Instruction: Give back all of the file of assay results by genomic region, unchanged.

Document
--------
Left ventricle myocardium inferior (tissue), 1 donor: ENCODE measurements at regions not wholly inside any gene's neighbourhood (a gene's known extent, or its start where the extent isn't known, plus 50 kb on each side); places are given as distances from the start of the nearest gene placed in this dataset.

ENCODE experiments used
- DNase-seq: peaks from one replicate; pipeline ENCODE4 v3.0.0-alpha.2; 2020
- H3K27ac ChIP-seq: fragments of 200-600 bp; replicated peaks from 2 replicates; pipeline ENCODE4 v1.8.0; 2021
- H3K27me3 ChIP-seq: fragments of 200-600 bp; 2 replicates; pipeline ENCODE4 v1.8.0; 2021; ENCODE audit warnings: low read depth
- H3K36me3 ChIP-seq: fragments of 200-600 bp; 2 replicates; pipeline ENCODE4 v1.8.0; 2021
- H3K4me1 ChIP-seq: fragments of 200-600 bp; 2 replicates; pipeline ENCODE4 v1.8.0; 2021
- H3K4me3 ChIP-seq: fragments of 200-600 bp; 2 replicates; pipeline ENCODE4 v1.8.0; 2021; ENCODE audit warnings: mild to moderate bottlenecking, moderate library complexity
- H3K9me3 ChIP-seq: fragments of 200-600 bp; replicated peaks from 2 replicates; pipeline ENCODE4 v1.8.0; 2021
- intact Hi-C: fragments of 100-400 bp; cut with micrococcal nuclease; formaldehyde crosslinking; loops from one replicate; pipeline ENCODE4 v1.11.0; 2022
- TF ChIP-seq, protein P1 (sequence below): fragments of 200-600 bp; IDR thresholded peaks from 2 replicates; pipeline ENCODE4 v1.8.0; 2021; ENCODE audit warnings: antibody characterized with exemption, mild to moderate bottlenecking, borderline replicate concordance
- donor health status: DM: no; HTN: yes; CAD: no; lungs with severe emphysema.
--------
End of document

Left ventricle myocardium inferior (tissue), 1 donor: ENCODE measurements at regions not wholly inside any gene's neighbourhood (a gene's known extent, or its start where the extent isn't known, plus 50 kb on each side); places are given as distances from the start of the nearest gene placed in this dataset.

ENCODE experiments used
- DNase-seq: peaks from one replicate; pipeline ENCODE4 v3.0.0-alpha.2; 2020
- H3K27ac ChIP-seq: fragments of 200-600 bp; replicated peaks from 2 replicates; pipeline ENCODE4 v1.8.0; 2021
- H3K27me3 ChIP-seq: fragments of 200-600 bp; 2 replicates; pipeline ENCODE4 v1.8.0; 2021; ENCODE audit warnings: low read depth
- H3K36me3 ChIP-seq: fragments of 200-600 bp; 2 replicates; pipeline ENCODE4 v1.8.0; 2021
- H3K4me1 ChIP-seq: fragments of 200-600 bp; 2 replicates; pipeline ENCODE4 v1.8.0; 2021
- H3K4me3 ChIP-seq: fragments of 200-600 bp; 2 replicates; pipeline ENCODE4 v1.8.0; 2021; ENCODE audit warnings: mild to moderate bottlenecking, moderate library complexity
- H3K9me3 ChIP-seq: fragments of 200-600 bp; replicated peaks from 2 replicates; pipeline ENCODE4 v1.8.0; 2021
- intact Hi-C: fragments of 100-400 bp; cut with micrococcal nuclease; formaldehyde crosslinking; loops from one replicate; pipeline ENCODE4 v1.11.0; 2022
- TF ChIP-seq, protein P1 (sequence below): fragments of 200-600 bp; IDR thresholded peaks from 2 replicates; pipeline ENCODE4 v1.8.0; 2021; ENCODE audit warnings: antibody characterized with exemption, mild to moderate bottlenecking, borderline replicate concordance
- donor health status: DM: no; HTN: yes; CAD: no; lungs with severe emphysema.